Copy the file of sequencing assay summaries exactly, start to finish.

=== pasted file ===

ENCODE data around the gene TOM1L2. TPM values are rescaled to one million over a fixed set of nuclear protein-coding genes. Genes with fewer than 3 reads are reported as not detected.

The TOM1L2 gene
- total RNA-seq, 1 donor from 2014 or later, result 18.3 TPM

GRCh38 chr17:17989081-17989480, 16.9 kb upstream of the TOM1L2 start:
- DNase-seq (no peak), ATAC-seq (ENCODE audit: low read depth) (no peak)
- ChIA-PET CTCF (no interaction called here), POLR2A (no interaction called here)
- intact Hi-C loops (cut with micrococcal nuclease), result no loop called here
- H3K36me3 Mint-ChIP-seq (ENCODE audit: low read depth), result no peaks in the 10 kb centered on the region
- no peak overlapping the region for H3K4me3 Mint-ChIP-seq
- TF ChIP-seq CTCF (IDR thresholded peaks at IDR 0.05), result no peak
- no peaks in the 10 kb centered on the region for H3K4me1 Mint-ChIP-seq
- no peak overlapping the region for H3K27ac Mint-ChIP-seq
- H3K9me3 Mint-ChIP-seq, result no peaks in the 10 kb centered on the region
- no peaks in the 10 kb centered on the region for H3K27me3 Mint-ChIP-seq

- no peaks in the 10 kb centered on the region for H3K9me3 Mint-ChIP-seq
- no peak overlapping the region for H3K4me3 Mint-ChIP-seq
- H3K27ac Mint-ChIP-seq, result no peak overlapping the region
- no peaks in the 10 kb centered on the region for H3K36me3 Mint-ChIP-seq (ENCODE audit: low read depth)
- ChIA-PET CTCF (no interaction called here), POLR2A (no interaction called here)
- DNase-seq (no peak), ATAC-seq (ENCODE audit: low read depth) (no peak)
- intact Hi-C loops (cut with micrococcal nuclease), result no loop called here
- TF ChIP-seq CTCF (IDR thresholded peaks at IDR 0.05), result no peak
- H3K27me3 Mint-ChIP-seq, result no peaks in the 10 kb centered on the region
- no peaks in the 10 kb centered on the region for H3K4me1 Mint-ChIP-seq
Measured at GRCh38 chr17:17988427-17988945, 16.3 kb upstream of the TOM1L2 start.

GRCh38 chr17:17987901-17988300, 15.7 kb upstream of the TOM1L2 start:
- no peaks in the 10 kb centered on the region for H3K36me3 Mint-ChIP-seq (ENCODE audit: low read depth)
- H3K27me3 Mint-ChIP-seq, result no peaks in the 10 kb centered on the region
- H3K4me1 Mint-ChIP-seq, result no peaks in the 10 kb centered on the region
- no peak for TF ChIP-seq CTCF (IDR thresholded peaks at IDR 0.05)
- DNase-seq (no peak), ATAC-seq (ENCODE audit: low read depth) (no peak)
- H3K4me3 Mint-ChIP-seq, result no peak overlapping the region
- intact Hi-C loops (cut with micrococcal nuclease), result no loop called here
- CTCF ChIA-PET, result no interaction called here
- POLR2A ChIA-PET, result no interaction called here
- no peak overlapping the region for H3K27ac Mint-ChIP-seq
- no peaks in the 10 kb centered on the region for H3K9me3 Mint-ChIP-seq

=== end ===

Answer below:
ENCODE data around the gene TOM1L2. TPM values are rescaled to one million over a fixed set of nuclear protein-coding genes. Genes with fewer than 3 reads are reported as not detected.

The TOM1L2 gene
- total RNA-seq, 1 donor from 2014 or later, result 18.3 TPM

GRCh38 chr17:17989081-17989480, 16.9 kb upstream of the TOM1L2 start:
- DNase-seq (no peak), ATAC-seq (ENCODE audit: low read depth) (no peak)
- ChIA-PET CTCF (no interaction called here), POLR2A (no interaction called here)
- intact Hi-C loops (cut with micrococcal nuclease), result no loop called here
- H3K36me3 Mint-ChIP-seq (ENCODE audit: low read depth), result no peaks in the 10 kb centered on the region
- no peak overlapping the region for H3K4me3 Mint-ChIP-seq
- TF ChIP-seq CTCF (IDR thresholded peaks at IDR 0.05), result no peak
- no peaks in the 10 kb centered on the region for H3K4me1 Mint-ChIP-seq
- no peak overlapping the region for H3K27ac Mint-ChIP-seq
- H3K9me3 Mint-ChIP-seq, result no peaks in the 10 kb centered on the region
- no peaks in the 10 kb centered on the region for H3K27me3 Mint-ChIP-seq

- no peaks in the 10 kb centered on the region for H3K9me3 Mint-ChIP-seq
- no peak overlapping the region for H3K4me3 Mint-ChIP-seq
- H3K27ac Mint-ChIP-seq, result no peak overlapping the region
- no peaks in the 10 kb centered on the region for H3K36me3 Mint-ChIP-seq (ENCODE audit: low read depth)
- ChIA-PET CTCF (no interaction called here), POLR2A (no interaction called here)
- DNase-seq (no peak), ATAC-seq (ENCODE audit: low read depth) (no peak)
- intact Hi-C loops (cut with micrococcal nuclease), result no loop called here
- TF ChIP-seq CTCF (IDR thresholded peaks at IDR 0.05), result no peak
- H3K27me3 Mint-ChIP-seq, result no peaks in the 10 kb centered on the region
- no peaks in the 10 kb centered on the region for H3K4me1 Mint-ChIP-seq
Measured at GRCh38 chr17:17988427-17988945, 16.3 kb upstream of the TOM1L2 start.

GRCh38 chr17:17987901-17988300, 15.7 kb upstream of the TOM1L2 start:
- no peaks in the 10 kb centered on the region for H3K36me3 Mint-ChIP-seq (ENCODE audit: low read depth)
- H3K27me3 Mint-ChIP-seq, result no peaks in the 10 kb centered on the region
- H3K4me1 Mint-ChIP-seq, result no peaks in the 10 kb centered on the region
- no peak for TF ChIP-seq CTCF (IDR thresholded peaks at IDR 0.05)
- DNase-seq (no peak), ATAC-seq (ENCODE audit: low read depth) (no peak)
- H3K4me3 Mint-ChIP-seq, result no peak overlapping the region
- intact Hi-C loops (cut with micrococcal nuclease), result no loop called here
- CTCF ChIA-PET, result no interaction called here
- POLR2A ChIA-PET, result no interaction called here
- no peak overlapping the region for H3K27ac Mint-ChIP-seq
- no peaks in the 10 kb centered on the region for H3K9me3 Mint-ChIP-seq